When planned obsolescence goes too far, the people of the Right to Repair want the right to…repair things. They aren’t fighting back with pitchforks and torches, but rather, screwdrivers and torch lights.
As a prepper, having supplies that last and are able to be repaired can only be a good thing. And part of the reasons it’s so difficult to reduce our consumerism is that everything just keeps breaking on us.
So, what do climate change regulations, so-called efficiency products, and planned obsolescence all have in common?
All three are crashing into each other and making everyone miserable and poorer.
What is planned obsolescence?
Planned obsolescence means the deliberate altering of a product to break down at a certain point (often right after the warranty is up) forcing the consumer to buy another. Another aspect of planned obsolescence is designing the product to prevent repair either by gluing parts together or using obscure parts and not allowing the sale of spare parts. In many cases, the products are too cheaply made to warrant money spent on repairs, so millions of products end up in the dump, making people wonder why they buy things in the first place.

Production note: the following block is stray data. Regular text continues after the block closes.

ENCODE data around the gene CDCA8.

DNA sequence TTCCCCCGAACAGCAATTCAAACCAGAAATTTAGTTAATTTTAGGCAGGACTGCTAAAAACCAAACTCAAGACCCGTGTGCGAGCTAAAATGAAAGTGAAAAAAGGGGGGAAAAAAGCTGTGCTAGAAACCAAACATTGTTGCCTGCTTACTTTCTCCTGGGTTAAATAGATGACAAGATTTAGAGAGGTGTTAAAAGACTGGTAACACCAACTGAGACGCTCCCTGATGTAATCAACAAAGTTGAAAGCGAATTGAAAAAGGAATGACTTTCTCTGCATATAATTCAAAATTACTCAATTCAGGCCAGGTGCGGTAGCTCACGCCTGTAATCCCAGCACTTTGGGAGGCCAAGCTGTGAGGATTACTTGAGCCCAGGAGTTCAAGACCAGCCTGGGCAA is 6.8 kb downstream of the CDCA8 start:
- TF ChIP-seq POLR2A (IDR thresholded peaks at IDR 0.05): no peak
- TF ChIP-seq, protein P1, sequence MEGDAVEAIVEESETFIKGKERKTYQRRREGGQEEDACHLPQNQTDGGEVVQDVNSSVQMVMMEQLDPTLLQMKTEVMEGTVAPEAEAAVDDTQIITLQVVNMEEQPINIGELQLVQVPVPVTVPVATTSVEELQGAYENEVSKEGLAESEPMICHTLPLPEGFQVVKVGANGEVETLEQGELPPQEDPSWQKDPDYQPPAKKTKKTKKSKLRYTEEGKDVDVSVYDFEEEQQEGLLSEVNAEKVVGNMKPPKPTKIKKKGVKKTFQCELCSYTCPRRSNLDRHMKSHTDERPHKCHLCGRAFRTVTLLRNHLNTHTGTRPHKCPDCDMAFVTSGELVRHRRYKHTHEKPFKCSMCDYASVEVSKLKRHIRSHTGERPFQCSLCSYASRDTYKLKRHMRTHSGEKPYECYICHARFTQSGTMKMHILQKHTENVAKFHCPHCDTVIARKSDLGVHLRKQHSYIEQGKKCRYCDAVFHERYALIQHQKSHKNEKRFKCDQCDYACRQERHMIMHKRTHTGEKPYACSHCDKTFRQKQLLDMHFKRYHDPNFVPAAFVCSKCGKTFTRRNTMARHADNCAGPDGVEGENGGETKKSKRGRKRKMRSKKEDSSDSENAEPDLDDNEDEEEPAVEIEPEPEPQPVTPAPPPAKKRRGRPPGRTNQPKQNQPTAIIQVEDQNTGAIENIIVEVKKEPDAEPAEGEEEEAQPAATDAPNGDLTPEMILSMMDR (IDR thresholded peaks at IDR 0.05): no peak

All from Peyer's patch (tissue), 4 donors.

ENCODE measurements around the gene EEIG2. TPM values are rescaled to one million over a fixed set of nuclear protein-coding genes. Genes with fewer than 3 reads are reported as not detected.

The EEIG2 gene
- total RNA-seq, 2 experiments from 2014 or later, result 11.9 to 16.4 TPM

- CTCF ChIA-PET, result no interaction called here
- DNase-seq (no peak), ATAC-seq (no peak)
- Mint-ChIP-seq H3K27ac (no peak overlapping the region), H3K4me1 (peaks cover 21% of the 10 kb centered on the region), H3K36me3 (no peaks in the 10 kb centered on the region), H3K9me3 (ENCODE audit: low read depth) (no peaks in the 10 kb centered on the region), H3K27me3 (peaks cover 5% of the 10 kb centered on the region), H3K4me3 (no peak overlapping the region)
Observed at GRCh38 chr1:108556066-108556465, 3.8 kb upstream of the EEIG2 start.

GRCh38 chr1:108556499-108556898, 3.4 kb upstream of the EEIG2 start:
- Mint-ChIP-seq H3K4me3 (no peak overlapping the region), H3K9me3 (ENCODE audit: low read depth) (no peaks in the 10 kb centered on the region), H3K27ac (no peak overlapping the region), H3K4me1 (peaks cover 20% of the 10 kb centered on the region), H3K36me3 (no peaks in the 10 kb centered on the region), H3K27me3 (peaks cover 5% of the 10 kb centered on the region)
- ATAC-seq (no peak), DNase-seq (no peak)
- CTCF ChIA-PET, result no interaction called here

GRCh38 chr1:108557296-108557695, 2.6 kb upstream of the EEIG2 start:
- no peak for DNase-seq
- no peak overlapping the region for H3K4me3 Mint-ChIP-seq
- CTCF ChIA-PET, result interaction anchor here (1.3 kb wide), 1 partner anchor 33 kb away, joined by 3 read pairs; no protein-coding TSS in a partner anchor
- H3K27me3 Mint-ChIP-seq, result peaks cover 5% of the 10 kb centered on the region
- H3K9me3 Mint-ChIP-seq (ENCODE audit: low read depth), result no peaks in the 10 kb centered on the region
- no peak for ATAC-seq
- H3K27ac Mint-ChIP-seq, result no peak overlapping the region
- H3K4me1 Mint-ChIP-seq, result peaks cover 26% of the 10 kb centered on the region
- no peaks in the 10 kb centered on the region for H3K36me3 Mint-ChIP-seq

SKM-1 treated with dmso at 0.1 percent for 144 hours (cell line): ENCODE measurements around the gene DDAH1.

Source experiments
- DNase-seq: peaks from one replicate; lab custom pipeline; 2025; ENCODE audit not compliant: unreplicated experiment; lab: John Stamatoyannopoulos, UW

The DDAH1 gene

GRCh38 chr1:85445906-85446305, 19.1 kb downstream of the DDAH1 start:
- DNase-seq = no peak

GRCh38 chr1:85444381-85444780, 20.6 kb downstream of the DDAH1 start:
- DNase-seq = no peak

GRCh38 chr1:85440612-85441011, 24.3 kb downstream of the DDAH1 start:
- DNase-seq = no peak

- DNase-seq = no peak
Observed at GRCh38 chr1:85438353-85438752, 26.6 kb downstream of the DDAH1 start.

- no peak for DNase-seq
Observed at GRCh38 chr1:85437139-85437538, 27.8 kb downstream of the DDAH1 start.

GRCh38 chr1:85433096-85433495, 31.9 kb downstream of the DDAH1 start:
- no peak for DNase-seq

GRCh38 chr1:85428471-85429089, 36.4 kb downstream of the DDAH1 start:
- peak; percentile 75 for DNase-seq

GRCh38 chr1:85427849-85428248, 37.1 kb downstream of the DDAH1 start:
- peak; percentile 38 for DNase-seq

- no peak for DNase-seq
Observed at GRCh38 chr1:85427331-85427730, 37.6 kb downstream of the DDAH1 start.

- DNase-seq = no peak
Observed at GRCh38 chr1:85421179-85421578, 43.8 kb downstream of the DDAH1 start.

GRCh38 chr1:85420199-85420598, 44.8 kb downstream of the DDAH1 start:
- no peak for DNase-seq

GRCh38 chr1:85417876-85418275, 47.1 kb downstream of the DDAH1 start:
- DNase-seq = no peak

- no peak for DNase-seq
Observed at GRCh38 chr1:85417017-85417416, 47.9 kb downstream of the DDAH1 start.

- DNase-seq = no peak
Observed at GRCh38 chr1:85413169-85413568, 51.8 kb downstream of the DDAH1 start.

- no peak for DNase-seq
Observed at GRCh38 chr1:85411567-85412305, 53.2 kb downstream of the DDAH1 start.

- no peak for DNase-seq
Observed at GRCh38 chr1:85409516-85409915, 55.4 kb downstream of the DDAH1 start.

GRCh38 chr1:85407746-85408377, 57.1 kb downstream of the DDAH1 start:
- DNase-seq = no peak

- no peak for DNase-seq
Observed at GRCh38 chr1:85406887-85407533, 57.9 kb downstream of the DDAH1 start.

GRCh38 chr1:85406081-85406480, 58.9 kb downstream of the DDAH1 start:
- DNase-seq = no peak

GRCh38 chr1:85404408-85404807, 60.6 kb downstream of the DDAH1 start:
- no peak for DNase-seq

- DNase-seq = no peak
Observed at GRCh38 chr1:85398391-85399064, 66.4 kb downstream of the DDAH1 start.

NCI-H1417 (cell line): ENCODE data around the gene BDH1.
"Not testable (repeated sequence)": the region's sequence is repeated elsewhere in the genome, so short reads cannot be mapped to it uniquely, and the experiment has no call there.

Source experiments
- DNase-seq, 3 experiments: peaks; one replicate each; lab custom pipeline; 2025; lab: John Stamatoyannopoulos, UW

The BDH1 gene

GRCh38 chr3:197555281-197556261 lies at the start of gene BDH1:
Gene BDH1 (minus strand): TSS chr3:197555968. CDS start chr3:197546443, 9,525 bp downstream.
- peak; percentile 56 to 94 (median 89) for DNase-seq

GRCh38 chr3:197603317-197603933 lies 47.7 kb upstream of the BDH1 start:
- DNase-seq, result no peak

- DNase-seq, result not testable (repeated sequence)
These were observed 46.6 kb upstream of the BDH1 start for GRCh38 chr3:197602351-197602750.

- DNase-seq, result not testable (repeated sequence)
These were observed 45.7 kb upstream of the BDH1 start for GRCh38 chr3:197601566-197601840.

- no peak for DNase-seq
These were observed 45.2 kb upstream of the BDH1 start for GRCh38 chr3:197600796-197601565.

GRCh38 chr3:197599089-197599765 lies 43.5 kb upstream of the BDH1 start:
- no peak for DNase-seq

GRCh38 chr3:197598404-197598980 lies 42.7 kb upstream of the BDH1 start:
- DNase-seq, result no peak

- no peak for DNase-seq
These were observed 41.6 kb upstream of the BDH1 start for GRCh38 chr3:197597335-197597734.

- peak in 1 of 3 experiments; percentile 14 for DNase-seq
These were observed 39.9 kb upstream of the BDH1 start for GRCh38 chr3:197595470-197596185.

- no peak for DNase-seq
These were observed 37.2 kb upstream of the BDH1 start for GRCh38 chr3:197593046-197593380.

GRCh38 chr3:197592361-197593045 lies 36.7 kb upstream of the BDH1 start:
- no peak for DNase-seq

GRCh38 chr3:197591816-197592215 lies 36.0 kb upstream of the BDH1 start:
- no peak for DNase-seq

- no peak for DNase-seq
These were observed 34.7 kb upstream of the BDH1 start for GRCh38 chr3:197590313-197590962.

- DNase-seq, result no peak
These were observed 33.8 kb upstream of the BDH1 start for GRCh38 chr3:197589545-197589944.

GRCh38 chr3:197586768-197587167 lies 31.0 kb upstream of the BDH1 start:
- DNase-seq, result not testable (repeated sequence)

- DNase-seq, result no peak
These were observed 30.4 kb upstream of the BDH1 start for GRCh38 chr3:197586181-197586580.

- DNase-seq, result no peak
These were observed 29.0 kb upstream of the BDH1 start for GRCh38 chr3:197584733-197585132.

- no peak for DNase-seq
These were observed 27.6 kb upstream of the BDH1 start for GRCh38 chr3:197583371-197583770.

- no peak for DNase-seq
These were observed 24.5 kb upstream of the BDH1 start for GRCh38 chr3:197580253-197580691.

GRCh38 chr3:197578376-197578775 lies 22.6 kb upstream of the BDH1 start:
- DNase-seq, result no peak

Car manufacturers are notorious for planned obsolescence now. Older cars are now prized for their repairability and ease of getting spare parts. One of the most insidious examples of planned obsolescence is when Apple was caught deliberately slowing down older versions of its iPhones. Appliances and electronics are among the most infuriating culprits. “Fast fashion” is the clothing version of planned obsolescence.
Planned obsolescence has coincided with the climate change fever pitch and the fear of CO2 emissions. These two things have coincided with goods that are ostensibly manufactured to be energy “efficient.” As some folks
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